Black History Month

5 Pioneering Black Explorers

Rebecca Herman

The travelling that is possible today, the sights we get to enjoy and the endless possibilities for adventure would be nothing without the explorers that have come before us! From land to sea, and even space, this list of explorers will take you through history and show you the discoveries, achievements and expeditions from each of these amazing people!


Starting all the way back in 1534, we have Esteban who explored a mighty 2000 miles around parts of Western Texas, Northern Mexico and then all the way down to Mexico City. Esteban, formally Mustafa Azennouri, was sold as a Moorish slave in 1521. He arrived in America in 1527, in an area known at the time as ‘La Florida’ which was made up of modern-day Florida as well as parts of Northern Mexico.

A boat crash on the way to Panuco and Rio de las Palmas saw few survivors, and so Esteban then become enslaved by Coahuiltecan Indians. He managed to escape in 1534 with four others – which is when he began his exploration. As mentioned earlier, Esteban walked thousands of miles within the region of Mexico and the south of North America. Such findings are a massive part of understanding the landscape of this area and contributed to Cabeza de Vaca’s book Relaion in 1542, which is the first publication to delve into the people, flora and fauna of North America.

This trail became extremely significant for transport and travelling within California

James Beckwourth

Next, we have James Beckwourth, who is most famous for discovering the Beckwourth Pass in California. Beckwourth was born into slavery in Virginia around the year of 1798. He was eventually freed, which is when Beckwourth trained as a blacksmith. He later moved to the Crow Nation (Native Americans, living mainly in Southern Montana), and began his work as a fur trapper. It was in spring 1850 when Beckwourth discovered the lowest mountain range in Sierra Nevada, California, which has an elevation of only 5221ft. This trail became extremely significant for transport and traveling within California, for example, it led the first settlers to Marysville in 1851.

Matthew Henson

Matthew Henson is probably the most well-known explorer on this list – most famous for the discovery of the North Pole. Born in 1866, Henson grew up in Maryland. In a team under Robert Peary, Henson attended expeditions in the Arctic seven times, spanning over two decades. But of course, Henson’s best-known voyage was on the 6th of April 1909 with the discovery of the North Pole, where Henson may have been first to reach the spot. He was the first African American to join the Explorers club in 1937 and was awarded the Peary Polar Expedition Medal.

She attended French lessons until she was able to go to France and get her license there

Bessie Coleman

Born in 1892, Bessie Colman was the first African American pilot in the USA. After her brothers fought in World War One, Coleman was inspired and becoming a pilot became her newfound dream. However, at the time, because Coleman was African American and a woman, she was unable to train in the USA. She attended French lessons until she was able to go to France and get her licence there – which she successfully did on the 15th of June 1921.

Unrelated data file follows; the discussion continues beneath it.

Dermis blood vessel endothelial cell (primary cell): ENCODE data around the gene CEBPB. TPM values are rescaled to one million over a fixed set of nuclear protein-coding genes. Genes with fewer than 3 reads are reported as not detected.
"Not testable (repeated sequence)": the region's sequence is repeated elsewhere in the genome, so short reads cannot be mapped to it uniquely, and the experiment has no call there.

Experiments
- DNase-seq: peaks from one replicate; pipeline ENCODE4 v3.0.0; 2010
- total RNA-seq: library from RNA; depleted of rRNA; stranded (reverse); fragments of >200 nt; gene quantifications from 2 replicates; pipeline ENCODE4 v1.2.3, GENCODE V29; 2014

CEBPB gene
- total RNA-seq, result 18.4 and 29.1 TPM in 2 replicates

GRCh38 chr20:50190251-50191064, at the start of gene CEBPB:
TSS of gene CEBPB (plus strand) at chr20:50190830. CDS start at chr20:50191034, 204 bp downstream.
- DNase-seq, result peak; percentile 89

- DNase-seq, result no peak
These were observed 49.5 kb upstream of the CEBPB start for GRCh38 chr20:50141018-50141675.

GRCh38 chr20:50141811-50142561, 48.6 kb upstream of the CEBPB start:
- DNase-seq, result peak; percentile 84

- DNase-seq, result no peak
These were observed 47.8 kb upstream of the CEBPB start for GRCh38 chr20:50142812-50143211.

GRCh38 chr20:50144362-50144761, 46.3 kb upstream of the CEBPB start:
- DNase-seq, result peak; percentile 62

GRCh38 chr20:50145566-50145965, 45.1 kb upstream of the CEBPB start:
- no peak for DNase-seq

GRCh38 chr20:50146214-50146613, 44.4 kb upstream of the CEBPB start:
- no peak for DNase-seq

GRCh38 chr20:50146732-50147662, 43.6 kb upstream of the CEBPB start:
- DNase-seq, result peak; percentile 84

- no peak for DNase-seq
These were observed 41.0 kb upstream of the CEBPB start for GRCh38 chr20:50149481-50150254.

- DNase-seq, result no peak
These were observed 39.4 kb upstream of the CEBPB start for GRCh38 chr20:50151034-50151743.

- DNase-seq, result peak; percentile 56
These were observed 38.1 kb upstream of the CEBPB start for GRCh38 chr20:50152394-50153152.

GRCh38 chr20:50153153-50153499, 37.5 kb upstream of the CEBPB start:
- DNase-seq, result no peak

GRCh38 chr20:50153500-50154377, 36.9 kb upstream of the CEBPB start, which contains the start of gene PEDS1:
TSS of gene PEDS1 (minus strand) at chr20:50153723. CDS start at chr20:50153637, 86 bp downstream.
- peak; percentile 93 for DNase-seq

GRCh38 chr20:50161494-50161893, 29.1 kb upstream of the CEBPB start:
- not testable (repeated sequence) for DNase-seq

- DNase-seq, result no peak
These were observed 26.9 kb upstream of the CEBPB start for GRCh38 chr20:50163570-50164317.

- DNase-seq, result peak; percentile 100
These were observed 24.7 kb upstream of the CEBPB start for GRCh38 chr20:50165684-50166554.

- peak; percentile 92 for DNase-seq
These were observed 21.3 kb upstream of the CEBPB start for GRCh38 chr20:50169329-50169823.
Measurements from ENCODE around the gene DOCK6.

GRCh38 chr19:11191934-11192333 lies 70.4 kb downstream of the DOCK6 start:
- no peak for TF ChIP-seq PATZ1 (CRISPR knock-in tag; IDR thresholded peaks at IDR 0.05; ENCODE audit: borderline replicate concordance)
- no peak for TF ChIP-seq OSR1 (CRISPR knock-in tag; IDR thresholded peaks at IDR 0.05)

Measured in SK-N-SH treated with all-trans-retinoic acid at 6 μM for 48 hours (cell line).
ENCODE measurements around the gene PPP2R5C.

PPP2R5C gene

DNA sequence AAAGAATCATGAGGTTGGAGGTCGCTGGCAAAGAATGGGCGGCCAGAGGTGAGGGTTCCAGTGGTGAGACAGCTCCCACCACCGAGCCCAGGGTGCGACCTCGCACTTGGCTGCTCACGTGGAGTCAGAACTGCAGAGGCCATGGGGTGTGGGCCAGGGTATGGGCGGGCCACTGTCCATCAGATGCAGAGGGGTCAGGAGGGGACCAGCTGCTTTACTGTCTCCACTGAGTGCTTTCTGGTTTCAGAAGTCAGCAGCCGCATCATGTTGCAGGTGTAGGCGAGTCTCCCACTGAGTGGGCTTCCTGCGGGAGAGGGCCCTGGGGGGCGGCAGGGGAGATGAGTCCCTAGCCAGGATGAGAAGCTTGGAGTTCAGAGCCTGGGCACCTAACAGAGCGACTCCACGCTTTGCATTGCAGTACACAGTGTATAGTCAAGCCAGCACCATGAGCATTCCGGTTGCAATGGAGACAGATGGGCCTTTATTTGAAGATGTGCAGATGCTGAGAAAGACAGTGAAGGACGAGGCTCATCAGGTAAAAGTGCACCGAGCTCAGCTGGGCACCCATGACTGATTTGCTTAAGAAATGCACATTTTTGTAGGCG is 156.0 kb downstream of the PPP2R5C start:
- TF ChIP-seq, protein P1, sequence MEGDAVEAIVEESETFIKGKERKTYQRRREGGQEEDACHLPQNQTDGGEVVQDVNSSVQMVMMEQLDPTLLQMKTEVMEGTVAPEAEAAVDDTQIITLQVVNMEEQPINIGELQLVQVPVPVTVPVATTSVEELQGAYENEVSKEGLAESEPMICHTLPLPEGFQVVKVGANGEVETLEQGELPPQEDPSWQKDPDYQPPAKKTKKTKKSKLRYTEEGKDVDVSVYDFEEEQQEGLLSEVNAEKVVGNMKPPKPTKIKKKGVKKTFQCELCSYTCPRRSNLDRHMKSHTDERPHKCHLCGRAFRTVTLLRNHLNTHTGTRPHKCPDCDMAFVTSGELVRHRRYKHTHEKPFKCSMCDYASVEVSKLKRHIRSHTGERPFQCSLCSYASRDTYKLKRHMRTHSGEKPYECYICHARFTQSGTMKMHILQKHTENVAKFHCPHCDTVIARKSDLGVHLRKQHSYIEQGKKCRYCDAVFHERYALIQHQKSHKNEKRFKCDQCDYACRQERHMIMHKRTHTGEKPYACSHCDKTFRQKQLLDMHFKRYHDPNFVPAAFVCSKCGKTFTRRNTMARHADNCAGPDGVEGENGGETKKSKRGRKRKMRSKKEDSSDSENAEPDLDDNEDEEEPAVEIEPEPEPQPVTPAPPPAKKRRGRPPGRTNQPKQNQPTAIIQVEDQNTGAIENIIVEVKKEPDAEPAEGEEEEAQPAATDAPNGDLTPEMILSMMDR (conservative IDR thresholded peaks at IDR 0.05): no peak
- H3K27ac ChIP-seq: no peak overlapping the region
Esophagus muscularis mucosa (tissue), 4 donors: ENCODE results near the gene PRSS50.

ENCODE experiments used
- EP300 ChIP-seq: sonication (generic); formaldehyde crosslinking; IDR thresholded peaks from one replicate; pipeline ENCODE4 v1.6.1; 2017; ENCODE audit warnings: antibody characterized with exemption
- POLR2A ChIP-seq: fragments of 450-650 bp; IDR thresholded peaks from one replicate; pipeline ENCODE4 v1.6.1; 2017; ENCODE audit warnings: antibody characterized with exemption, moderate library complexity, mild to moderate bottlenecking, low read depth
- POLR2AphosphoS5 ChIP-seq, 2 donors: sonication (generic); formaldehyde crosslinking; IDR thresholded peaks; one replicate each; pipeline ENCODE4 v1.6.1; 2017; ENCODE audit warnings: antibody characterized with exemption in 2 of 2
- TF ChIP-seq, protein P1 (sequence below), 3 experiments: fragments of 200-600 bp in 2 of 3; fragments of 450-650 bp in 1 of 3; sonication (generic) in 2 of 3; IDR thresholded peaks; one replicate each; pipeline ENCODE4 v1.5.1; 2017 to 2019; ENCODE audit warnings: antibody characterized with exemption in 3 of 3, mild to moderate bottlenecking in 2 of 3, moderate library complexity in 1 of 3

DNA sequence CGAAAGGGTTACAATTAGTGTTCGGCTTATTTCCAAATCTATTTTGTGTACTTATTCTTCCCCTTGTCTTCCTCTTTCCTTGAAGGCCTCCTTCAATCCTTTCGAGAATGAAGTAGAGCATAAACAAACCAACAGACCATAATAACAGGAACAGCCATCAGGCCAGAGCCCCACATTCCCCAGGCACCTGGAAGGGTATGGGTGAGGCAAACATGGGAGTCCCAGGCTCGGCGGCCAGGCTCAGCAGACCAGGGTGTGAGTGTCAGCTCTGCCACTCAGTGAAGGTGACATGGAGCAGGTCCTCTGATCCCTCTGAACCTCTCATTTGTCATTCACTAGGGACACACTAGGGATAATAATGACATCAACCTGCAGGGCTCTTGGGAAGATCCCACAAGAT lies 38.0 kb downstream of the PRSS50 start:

From there, Coleman thrived; she became known for her loop-the-loop and other impressive skills, and even coined the nicknames ‘Brave Bessie’ and ‘Queen Bessie’. Even after a crash in 1923, Coleman continued to prosper, she travelled round the country speaking to the masses and refused to speak if the audience was segregated. Unfortunately, Coleman did pass away in a plane crash later in her career. However, her achievements will continue to live on and inspire everyone to never give up on dreams – even if they seem impossible.

Guion Bluford

And last, but by no means least, we have Guion Bluford. Bluford, unlike most explorers, did all his traveling a bit further afield – all the way to space! Bluford grew up in Philadelphia and attended Pennstate University where his curiosity and career in aerospace engineering started. Bluford served in the air force, totalling a massive 144 military missions. He went on to join the NASA astronaut corps in 1979 where he began to train. Bluford was the first African American in space and holds a grand total of 688 hours in space over four missions before retiring in 1993 for a well-deserved rest! He was made a colonel for his achievements and even made on the Space Hall of Fame.

Rebecca Herman

Featured image courtesy of Jakob Braun via Unsplash. Image licence found here. No changes were made to the image.

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One Comment
  • Timna Levinson
    31 October 2020 at 18:10
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    Very interesting – thank you

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